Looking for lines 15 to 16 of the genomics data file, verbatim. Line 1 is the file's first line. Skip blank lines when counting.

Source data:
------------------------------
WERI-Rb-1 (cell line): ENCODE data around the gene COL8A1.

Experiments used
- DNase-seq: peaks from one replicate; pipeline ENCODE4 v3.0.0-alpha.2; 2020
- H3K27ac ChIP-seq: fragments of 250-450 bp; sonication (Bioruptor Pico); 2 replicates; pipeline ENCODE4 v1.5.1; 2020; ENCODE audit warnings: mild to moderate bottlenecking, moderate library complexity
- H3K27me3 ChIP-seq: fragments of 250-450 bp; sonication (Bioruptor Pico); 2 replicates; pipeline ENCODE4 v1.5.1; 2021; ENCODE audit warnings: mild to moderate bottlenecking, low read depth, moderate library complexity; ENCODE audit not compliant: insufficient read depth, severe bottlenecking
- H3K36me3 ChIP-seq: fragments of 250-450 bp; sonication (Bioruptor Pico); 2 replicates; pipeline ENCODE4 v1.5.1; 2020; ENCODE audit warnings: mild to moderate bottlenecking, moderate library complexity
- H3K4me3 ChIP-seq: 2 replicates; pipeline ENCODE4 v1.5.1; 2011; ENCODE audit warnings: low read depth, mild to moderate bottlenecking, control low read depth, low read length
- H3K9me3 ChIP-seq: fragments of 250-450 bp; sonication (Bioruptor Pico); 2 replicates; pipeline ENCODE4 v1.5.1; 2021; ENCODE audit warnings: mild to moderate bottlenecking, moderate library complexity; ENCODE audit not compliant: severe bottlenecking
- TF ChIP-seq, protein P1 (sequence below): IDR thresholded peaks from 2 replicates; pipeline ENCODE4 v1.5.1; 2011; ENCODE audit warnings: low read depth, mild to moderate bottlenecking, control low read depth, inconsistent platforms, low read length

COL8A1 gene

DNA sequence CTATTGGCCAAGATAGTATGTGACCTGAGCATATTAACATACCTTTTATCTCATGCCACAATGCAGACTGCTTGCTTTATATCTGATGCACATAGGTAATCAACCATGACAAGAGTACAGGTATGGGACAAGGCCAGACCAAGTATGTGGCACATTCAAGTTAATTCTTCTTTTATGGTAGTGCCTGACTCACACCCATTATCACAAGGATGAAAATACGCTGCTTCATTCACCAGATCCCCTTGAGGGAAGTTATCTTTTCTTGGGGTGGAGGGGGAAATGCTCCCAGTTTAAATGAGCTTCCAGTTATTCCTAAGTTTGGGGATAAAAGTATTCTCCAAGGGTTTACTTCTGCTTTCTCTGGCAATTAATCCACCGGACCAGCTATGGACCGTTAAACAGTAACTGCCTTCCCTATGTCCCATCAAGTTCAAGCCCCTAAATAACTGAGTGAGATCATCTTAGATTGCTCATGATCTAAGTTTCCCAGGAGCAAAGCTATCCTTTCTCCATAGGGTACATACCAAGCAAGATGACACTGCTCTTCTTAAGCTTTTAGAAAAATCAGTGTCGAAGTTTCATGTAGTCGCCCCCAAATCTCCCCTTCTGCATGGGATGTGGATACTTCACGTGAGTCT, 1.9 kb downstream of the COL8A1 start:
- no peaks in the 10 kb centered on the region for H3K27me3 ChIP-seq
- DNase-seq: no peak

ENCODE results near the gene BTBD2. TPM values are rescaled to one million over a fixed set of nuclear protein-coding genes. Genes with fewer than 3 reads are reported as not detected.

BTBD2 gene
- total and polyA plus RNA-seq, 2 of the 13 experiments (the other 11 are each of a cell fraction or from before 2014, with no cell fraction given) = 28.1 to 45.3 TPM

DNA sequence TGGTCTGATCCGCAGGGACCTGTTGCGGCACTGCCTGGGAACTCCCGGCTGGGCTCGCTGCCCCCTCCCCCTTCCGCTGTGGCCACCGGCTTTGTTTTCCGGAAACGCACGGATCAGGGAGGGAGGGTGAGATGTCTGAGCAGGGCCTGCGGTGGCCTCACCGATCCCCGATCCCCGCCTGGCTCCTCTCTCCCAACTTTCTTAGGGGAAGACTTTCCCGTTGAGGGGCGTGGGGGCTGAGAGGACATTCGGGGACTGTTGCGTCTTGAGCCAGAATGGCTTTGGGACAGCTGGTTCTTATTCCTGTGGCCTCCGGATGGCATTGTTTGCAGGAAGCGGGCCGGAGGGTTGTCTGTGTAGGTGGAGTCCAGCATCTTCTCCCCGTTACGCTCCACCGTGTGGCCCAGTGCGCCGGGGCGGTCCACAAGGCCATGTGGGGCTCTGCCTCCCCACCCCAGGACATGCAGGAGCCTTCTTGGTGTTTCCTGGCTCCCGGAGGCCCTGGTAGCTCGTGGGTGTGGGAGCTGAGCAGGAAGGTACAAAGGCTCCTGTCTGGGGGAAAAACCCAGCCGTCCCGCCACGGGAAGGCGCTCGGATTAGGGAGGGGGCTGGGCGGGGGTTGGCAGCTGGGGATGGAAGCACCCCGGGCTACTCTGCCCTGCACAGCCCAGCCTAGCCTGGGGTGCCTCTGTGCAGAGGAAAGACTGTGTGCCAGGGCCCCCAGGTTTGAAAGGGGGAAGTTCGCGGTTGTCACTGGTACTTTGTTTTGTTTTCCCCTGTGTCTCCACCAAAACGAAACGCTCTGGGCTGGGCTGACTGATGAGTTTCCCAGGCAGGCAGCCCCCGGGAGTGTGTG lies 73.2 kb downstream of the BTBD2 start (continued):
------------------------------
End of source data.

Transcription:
BTBD2 gene
- total and polyA plus RNA-seq, 2 of the 13 experiments (the other 11 are each of a cell fraction or from before 2014, with no cell fraction given) = 28.1 to 45.3 TPM